be rendered forthwith if the pleadings, depositions, answers to
interrogatories, and admissions on file, together with the affidavits, if
any, show that there is no genuine issue as to any material fact and that
the moving party is entitled to a judgment as a matter of law."
Fed.R.Civ.P. 56(c). A genuine issue of material fact exists if "a reasonable
jury could return a verdict for the nonmoving party." Anderson v.
Liberty Lobby, Inc., 477 U.S. 242, 248 (1986). The entry of summary
judgment is appropriate after there has been an "adequate time for
discovery . . . [and the] party [against whom the motion has been
filed] fails to make a showing sufficient to establish the existence of
an element essential to that party's case, and on which that party will
bear the burden of proof at trial." Celotex Corp. v. Catrett,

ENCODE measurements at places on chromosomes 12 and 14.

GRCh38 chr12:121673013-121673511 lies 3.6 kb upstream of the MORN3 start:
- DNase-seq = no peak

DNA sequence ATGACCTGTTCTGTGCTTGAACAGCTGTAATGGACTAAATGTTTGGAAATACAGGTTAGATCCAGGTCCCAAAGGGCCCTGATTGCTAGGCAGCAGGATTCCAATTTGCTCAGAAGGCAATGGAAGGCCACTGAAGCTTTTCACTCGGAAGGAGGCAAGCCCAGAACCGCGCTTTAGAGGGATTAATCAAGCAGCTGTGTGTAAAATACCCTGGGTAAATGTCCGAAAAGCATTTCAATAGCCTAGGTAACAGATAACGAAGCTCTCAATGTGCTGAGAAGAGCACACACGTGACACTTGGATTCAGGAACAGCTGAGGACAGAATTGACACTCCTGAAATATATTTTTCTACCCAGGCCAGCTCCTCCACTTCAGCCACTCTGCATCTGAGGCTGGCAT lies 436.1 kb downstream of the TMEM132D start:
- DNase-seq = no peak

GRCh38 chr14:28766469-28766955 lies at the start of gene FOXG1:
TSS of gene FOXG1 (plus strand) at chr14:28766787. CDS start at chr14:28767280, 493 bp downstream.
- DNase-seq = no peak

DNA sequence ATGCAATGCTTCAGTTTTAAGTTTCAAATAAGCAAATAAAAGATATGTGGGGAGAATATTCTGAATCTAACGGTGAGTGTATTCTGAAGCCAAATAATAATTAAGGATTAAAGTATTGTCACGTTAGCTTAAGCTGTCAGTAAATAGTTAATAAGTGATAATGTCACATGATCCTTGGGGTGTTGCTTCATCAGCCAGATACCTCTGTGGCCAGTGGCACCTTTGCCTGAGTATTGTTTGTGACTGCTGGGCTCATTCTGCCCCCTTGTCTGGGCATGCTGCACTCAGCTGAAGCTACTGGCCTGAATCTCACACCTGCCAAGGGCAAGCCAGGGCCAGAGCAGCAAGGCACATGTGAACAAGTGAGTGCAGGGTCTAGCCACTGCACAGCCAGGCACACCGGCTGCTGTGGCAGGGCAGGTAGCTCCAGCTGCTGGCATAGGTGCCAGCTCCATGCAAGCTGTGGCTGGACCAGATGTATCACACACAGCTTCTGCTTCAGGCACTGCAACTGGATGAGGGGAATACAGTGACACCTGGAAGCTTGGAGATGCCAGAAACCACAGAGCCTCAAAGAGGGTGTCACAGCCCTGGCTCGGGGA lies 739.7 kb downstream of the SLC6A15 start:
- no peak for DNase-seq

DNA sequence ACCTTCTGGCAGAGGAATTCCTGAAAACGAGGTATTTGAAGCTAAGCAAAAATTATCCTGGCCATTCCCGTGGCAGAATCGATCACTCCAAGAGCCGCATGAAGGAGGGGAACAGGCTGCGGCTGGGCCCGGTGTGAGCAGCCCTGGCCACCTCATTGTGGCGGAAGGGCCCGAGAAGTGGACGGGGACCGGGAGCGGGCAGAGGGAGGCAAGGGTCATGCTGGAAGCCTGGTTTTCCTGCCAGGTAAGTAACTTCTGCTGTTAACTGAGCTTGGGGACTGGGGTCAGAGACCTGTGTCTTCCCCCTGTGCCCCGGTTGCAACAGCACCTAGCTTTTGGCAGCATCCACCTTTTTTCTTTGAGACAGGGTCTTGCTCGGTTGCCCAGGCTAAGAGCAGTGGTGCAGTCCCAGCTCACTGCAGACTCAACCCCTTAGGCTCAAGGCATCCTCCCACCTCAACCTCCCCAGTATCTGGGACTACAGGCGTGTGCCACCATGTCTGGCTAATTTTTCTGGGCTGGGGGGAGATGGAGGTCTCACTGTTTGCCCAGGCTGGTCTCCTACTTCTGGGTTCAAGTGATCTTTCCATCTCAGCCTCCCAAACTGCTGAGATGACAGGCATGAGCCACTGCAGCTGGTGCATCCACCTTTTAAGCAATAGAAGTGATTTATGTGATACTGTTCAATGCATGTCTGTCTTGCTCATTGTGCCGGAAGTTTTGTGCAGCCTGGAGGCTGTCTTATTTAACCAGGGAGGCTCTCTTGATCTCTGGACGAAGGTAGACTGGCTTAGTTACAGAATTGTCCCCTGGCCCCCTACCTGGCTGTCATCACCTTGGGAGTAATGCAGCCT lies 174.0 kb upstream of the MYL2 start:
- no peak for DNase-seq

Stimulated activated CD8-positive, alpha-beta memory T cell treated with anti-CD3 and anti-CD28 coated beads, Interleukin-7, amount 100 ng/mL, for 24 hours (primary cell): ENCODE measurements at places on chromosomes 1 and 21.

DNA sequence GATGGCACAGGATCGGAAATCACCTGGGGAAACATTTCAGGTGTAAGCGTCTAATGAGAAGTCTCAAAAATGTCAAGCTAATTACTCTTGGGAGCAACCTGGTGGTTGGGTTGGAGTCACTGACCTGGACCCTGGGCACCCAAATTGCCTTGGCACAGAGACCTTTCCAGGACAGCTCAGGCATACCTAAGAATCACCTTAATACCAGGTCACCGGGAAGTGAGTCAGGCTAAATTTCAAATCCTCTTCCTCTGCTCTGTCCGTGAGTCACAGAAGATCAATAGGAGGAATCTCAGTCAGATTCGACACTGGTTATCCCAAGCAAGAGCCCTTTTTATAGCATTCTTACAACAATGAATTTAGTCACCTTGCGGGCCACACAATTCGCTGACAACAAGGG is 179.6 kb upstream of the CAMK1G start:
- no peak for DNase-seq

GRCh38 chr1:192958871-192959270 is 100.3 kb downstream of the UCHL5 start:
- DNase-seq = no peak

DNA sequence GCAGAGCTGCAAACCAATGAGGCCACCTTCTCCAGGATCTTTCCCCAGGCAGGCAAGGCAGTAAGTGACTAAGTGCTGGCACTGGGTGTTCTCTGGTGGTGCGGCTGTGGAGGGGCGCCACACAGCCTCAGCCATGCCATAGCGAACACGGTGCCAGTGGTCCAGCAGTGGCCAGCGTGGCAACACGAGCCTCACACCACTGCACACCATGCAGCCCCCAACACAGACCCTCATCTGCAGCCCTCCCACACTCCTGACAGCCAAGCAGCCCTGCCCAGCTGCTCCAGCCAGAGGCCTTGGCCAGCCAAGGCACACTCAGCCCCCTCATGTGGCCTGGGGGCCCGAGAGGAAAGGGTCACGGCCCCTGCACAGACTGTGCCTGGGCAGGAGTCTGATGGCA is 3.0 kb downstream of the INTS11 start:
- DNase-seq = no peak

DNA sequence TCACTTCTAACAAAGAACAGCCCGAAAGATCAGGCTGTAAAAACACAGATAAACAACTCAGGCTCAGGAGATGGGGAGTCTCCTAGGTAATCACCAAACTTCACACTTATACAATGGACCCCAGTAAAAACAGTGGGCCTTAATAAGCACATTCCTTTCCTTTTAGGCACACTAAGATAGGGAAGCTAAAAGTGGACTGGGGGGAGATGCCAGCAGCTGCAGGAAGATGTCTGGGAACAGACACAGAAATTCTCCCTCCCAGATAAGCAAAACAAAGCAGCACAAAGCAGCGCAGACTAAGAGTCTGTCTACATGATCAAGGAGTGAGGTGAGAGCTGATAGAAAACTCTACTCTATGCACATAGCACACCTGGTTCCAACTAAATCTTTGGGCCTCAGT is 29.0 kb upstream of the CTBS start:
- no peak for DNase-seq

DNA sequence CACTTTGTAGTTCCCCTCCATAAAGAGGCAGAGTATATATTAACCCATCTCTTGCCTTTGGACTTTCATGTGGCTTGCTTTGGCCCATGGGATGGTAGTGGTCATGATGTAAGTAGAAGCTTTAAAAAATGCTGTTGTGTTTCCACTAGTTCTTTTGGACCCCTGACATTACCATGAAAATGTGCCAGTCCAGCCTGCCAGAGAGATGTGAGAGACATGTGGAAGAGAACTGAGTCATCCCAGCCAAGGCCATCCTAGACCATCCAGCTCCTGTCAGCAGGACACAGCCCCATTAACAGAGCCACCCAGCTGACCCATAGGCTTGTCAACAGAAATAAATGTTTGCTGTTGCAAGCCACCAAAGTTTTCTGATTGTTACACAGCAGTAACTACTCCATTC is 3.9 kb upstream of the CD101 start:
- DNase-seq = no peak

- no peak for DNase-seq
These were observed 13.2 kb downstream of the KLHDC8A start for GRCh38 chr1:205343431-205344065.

477 U.S. 317, 322 (1986).
B. Plaintiff's Equal Pay Claim
The Equal Pay Act "`prohibits payment of unequal wages for
equal work on grounds of sex[.]'" De Leon v. England, No.
Civ.A. 02-473, 2003 WL 21767504, at *2 (D.D.C. Feb. 20, 2003) (quoting
Thompson v. Sawyer, 678 F.2d 257, 263 (D.C. Cir. 1982)).
Plaintiff argues that 29 U.S.C. § 216(b) provides this Court with
jurisdiction over plaintiff's EPA claims. Pl.'s Opp'n at 2.
29 U.S.C. § 216(b) provides that an employee suffering a violation of
29 U.S.C. § 206 may file an action against his or her employer "in any Federal
or State court of competent jurisdiction. . . ." (emphasis
added). However, it is well established that "[c]laims brought pursuant
to the Equal Pay Act must satisfy the jurisdictional requirements of the
Tucker Act, 28 U.S.C. § 1491." De Leon, 2003 WL 21767504,
at *2 (citations omitted). Significantly, 28 U.S.C. § 1346(a)(2),
which is "commonly referred to as the `Little Tucker Act,' expressly
limits the jurisdiction of this Court to any non-tort ...